I believe businesses are an essential force for change. If more businesses had a (higher) standard for meeting social and environmental goals, we would see change come about much faster than what we’re experiencing now. Too often the excuse for businesses to stay business-as-usual is that they think doing better comes at high financial cost, which at this point is just an illusion. I think we all recognise that change is confronting and even sometimes a bit painful, however, change is happening regardless. When all businesses are trading in the new economy the future will be bright and we’re slowly getting there. Customers and staff really play a great role in this transition for businesses because their explicit support can really help this process along and speed it up. I wholeheartedly believe that change starts from the bottom – it will ultimately be social pressure that will get businesses in line.
What are the easiest ways businesses (and individuals) can make a lasting impact?
Individuals should support – buy from, invest in, bank with – businesses that are doing the right thing. Businesses should trade and collaborate with other businesses that are doing the right thing. Practically, this means doing a bit of research on the businesses that align with your values. I suggest starting with all the things you purchase from regularly (like food shopping and more indirectly, insurance, super, banking or if you’re a business, your suppliers and internal and ongoing processes – like your waste providers) and then make the change. Walk the talk.
Money can often be seen as a bad thing when it comes to purposeful businesses… How do you think money can be a force for good?
To me money – even as an operator of an impact business – is the ticket to a better world. Money, in itself, isn’t a bad thing: it’s how we use it and who we financially support that can lead to devastating outcomes. Being mindful of who we are buying from is critical – it really is a vote either for or against a better tomorrow. A great example of this, for us, is that Reground has been banking with Bank Australia since we started. I made this choice because they are the only bank that put people and the planet first – just like us. I know the money is doing good, which I could not be guaranteed if I banked elsewhere. Just like when cafes chose to divert their coffee and soft plastics through us, their money is building and educating their local community, something they wouldn’t be guaranteed with a different provider. Simple choices can have a massive impact.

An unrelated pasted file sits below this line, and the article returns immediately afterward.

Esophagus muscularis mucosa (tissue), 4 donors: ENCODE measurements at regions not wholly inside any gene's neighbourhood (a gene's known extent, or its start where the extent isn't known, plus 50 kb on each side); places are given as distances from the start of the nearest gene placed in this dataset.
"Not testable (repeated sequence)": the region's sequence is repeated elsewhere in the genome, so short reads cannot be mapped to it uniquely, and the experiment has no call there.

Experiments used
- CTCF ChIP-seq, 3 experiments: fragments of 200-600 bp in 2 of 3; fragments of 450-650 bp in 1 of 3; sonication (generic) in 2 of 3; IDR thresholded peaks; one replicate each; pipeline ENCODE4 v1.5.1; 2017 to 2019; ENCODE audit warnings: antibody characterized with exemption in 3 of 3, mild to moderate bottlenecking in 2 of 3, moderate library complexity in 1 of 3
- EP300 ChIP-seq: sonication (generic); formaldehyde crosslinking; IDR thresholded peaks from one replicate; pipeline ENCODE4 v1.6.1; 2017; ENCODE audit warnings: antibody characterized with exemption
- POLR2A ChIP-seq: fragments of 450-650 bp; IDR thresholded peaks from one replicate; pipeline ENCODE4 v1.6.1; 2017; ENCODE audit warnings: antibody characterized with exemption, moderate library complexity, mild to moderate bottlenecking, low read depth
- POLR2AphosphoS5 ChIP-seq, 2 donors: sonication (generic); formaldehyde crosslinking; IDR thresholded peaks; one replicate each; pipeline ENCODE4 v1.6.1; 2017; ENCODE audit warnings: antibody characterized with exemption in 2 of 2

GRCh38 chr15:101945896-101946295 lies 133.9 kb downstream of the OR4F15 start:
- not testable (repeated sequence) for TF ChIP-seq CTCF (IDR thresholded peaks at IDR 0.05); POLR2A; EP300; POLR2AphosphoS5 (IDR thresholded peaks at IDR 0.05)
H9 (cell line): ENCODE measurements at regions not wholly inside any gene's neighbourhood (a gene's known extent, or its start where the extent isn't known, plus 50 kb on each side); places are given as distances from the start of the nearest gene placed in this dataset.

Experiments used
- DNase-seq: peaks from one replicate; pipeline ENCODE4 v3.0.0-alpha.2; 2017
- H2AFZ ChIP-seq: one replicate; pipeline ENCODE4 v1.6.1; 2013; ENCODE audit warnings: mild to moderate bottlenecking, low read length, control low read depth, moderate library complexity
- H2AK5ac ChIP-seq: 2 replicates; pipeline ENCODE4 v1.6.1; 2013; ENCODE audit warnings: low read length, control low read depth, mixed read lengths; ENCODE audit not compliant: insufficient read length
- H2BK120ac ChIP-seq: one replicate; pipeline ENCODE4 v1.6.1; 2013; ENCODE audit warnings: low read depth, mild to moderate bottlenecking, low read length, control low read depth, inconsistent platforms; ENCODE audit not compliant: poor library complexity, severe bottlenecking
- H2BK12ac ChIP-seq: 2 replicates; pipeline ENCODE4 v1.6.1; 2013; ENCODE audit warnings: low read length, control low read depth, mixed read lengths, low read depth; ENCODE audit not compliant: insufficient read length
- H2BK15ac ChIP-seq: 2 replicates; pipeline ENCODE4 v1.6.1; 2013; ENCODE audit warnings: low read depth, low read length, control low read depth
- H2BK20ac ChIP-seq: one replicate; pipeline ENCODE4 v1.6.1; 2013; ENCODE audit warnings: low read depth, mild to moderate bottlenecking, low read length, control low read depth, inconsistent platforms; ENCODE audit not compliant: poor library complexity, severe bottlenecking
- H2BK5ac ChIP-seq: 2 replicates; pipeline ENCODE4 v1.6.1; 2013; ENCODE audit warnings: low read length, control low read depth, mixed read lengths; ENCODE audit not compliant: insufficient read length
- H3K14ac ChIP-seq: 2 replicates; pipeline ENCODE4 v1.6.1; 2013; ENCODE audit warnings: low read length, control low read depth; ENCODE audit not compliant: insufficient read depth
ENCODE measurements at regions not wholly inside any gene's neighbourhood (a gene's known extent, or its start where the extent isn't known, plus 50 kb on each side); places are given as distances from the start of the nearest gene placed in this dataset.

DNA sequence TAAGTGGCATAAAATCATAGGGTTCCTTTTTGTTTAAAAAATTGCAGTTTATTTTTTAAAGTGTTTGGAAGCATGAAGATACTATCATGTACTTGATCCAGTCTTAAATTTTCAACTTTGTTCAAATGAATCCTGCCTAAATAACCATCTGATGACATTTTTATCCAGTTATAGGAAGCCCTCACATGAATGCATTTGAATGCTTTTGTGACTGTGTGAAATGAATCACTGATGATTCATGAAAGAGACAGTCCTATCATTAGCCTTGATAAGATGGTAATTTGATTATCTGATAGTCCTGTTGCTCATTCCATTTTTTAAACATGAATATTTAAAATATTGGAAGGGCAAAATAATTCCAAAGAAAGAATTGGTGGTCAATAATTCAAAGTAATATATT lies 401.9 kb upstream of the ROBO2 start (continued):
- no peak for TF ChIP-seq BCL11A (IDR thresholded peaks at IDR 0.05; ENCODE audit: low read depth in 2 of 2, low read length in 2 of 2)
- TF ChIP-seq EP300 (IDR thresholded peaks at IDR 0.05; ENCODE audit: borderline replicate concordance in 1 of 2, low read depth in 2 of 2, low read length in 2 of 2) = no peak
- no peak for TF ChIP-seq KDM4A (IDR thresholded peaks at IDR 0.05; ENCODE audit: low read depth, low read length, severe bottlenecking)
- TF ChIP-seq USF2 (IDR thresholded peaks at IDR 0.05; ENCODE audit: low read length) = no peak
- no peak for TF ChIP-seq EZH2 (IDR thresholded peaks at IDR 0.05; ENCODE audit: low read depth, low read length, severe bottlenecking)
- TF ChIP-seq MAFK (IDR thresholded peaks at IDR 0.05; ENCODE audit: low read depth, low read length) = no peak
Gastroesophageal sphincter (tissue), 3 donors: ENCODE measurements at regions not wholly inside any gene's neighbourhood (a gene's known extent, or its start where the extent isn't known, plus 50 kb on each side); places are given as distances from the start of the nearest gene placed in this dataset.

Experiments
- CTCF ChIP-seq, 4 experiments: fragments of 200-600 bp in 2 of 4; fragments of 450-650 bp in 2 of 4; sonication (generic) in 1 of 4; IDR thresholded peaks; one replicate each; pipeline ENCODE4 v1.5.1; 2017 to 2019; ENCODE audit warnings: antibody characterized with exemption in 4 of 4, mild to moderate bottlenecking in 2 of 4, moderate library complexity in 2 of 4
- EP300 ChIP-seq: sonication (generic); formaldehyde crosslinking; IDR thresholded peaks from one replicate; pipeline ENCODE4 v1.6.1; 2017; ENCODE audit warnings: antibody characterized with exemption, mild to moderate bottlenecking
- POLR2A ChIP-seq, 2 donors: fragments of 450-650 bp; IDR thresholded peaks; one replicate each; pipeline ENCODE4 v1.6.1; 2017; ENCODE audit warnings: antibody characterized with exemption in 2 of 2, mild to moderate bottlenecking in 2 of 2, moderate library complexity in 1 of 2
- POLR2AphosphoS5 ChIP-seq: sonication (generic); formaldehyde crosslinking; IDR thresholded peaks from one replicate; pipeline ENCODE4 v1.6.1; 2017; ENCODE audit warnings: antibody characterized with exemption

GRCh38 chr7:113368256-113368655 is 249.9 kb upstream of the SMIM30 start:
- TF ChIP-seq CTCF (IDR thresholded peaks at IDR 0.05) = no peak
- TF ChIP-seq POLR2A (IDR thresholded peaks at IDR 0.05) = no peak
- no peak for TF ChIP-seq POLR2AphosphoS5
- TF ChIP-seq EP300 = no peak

How do you balance sustainability and profit? Is there a way to do it without compromising?
My goal for Reground is never solely ‘to make a profit’, however, and I count us lucky, we have always made a profit. It all gets reinvested into the business to grow our impact and make Reground the best place to work. It started as a one-woman show and now we have seven staff members. We wanted to remain independent and not take investment so our growth has been steady, not necessarily slow, but not world-domination scaling as most startups aim for. We have worked hard to create meaningful services and improve our offerings, and it’s the leg-work and our in-depth understanding of the Australian waste system (and its gaps and areas for improvements) that’s generating work for us. It’s all about testing the waters, answering needs in your target market, sticking to your focus and values and delivering good services. With all of this, and some patience, you’ll easily be able to balance sustainability and profit.
What does a typical day look like for you?
It never looks the same, which I love. It always involves a catch-up with my team to keep on track of all the different projects and services we are delivering, and then aligning that with our KPIs and business goals. I will usually try and balance doing computer work, such as writing waste reports and researching new projects, with on-the-ground stakeholder engagement work, like site visits, consultations and even audits. I love my work, it’s very fulfilling and diverse.